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Tired of wasting energy on inaccurate bills?

Coin on gas flame

With so many bills to keep track of every month, perhaps it was inevitable that I would run into a problem. But after an expensive mistake with my energy direct debit, I’ll start watching my bills like a hawk.

Research from uSwitch has found that energy suppliers are one of the biggest culprits for getting bills wrong. And after my week-long wrestle with my own supplier, I can’t say I’m surprised.

Just over seven months ago, I moved into a rented house with my partner. Before we’d even unpacked our boxes, I compared prices to find the cheapest energy supplier, and subsequently switched to EDF Energy.

At the time, our direct debit was inexplicably set at £57 per month. Over the next seven months, we paid our £57 direct debit, building up a total credit of £342.

A series of unwelcome shocks

Then, last month, we found a house we wanted to buy. As we drastically cut back on non-essential spending, I realised we hadn’t received a single bill from EDF yet. As a result, I submitted my meter readings to see if we were in debit.

And boy, were we in debit. Over seven months, we’d managed to rack up a bill that was more than double what we’d paid in direct debits – £425 to be precise. I won’t lie to you, dear reader, I didn’t take the news very well! But this was just shock number one.

We received a warning that our direct debit was going to go up to £208 a month. That’s an increase of £151 per month – or 265%. I got straight on to EDF’s customer service advisers, who told me this amount was to cover our debit plus future usage. However – if I paid the £425 debit, our direct debit amount would be revised.

So, we swallowed the bitter pill and paid the £425 debit in order to make our monthly payments more manageable. But when I contacted EDF again, they told us that the direct debit would stay set at £208. I was gobsmacked. I won’t bore you with the maths, but our energy usage had never come close to £208 a month.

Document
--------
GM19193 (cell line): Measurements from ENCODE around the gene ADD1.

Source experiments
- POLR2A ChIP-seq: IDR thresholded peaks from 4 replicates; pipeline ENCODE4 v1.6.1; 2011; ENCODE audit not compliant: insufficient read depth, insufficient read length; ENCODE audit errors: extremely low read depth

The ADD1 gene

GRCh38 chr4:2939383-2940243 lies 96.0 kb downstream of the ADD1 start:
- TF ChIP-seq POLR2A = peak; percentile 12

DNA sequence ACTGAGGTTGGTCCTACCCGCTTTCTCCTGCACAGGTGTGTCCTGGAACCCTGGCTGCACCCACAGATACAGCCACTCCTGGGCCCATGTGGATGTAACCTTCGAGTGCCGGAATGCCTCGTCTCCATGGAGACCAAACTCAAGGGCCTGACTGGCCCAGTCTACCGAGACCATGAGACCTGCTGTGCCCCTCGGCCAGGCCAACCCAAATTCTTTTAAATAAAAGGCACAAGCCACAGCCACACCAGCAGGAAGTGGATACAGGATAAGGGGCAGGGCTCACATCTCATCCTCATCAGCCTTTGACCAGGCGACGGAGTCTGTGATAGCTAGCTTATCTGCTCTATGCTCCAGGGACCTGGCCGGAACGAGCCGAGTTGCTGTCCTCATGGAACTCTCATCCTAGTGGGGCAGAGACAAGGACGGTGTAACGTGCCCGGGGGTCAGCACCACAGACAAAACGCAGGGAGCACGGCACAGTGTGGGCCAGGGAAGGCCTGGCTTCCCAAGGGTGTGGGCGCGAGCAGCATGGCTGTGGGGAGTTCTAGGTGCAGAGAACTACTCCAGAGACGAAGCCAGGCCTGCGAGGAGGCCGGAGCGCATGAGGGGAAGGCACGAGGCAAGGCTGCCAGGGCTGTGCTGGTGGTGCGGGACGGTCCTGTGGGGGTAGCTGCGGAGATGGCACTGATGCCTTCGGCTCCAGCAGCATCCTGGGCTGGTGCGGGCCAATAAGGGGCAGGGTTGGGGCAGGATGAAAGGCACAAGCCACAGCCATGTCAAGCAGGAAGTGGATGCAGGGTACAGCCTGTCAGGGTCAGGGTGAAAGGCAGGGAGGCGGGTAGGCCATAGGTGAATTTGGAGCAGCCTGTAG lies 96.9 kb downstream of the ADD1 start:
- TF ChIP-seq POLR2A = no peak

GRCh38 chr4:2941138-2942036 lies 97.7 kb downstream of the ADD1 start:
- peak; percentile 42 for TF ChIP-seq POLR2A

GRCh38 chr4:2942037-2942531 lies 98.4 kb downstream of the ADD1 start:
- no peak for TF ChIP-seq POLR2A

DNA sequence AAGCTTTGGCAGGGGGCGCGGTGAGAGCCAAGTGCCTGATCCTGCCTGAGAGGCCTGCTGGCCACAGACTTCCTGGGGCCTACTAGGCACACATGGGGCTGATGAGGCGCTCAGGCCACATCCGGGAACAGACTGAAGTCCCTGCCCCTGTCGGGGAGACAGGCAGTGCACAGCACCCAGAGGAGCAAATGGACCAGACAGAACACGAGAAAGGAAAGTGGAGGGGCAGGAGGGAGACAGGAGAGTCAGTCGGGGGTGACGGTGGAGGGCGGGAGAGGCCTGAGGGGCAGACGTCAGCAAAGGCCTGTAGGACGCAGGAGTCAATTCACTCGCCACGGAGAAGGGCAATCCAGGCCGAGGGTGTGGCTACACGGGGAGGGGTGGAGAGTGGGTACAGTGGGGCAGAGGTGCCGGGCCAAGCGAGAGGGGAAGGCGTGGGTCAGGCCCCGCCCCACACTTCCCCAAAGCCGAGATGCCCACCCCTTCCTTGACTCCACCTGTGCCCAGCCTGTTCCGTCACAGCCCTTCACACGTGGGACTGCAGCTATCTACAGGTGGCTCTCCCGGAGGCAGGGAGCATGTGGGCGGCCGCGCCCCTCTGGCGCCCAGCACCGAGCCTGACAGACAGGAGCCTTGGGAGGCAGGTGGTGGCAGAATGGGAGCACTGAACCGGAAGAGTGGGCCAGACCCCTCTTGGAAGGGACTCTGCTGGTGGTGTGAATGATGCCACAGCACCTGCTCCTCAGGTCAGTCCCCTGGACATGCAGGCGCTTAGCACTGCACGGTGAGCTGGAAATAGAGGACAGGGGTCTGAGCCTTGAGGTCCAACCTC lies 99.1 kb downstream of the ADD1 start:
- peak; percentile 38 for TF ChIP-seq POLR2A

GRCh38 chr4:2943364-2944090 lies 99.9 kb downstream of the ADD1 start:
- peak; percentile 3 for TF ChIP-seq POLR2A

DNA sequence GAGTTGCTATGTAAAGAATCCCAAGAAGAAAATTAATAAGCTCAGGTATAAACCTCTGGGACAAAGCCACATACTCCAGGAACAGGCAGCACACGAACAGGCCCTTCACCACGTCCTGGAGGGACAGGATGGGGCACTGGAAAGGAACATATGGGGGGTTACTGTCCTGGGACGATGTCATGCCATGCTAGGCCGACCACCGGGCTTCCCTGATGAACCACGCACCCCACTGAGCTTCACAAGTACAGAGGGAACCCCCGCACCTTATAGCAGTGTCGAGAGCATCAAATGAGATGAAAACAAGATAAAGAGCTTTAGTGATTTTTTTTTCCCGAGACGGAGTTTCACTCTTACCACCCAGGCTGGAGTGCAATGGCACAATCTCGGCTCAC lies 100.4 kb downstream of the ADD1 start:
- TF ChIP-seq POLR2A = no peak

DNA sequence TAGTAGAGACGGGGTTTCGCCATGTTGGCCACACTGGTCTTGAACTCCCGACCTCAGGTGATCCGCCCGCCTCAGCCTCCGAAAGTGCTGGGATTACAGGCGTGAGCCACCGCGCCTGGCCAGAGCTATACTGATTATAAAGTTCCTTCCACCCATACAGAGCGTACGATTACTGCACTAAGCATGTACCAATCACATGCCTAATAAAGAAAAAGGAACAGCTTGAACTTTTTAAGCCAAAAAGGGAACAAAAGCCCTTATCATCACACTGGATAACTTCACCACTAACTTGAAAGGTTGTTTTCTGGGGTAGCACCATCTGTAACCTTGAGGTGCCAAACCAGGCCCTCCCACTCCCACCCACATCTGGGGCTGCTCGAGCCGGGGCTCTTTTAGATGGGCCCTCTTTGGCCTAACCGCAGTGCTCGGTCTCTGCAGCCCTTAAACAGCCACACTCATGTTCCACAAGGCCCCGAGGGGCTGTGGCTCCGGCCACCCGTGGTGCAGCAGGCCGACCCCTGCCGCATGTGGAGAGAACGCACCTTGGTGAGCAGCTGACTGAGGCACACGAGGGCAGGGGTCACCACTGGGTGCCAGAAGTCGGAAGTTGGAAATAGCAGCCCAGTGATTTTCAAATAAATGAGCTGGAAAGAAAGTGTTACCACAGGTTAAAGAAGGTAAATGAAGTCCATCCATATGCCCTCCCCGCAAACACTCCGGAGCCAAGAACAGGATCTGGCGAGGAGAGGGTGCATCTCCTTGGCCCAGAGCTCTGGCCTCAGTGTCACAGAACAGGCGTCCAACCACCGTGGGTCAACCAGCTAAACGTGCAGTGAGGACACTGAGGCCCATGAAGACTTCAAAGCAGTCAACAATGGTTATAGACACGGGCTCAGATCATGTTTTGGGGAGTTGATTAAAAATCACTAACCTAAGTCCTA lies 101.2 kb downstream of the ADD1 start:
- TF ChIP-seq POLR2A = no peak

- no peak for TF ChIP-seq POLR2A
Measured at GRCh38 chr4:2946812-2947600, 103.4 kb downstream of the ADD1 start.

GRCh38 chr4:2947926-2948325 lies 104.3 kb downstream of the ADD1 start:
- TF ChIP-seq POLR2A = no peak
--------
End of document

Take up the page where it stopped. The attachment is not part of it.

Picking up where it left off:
A big waste of energy

After calling again and being told ‘this figure is based on your usage’ – I decided to make a complaint. On dialling the complaints number, I heard a message saying, ‘we’re dealing with a high volume of calls at the moment’ (oh dear). So I hung up and took to Twitter.

After making some noise about it publicly, EDF’s Twitter advisers soon contacted me and asked me to send them an email. Very promptly, I had a call from their complaints department and, as suspected, the £208 was a mistake. Our direct debit was recalculated to £94.

So my story has a happy ending, but not without a great deal of wasted time and unnecessary stress. And it seems I’m not the only one having problems, as our latest research reveals that EDF receives more complaints per 1,000 accounts than any other energy supplier.

Where does your supplier appear in the energy complaints league table? Have you had to deal with any wrong energy bills?


I always take my meter readings on the last day on each month & give them to NPower, Then ask them how much i have used that month. Lets say I used £30 worth. My direct debit is for £27 a month so I would pay the extra £3 there and then via my debit card. I have been working this way for about 3 years now and found it the best way to not get into debt with them.

(I also must admit when i have a problem i do take to Twitter too and it works).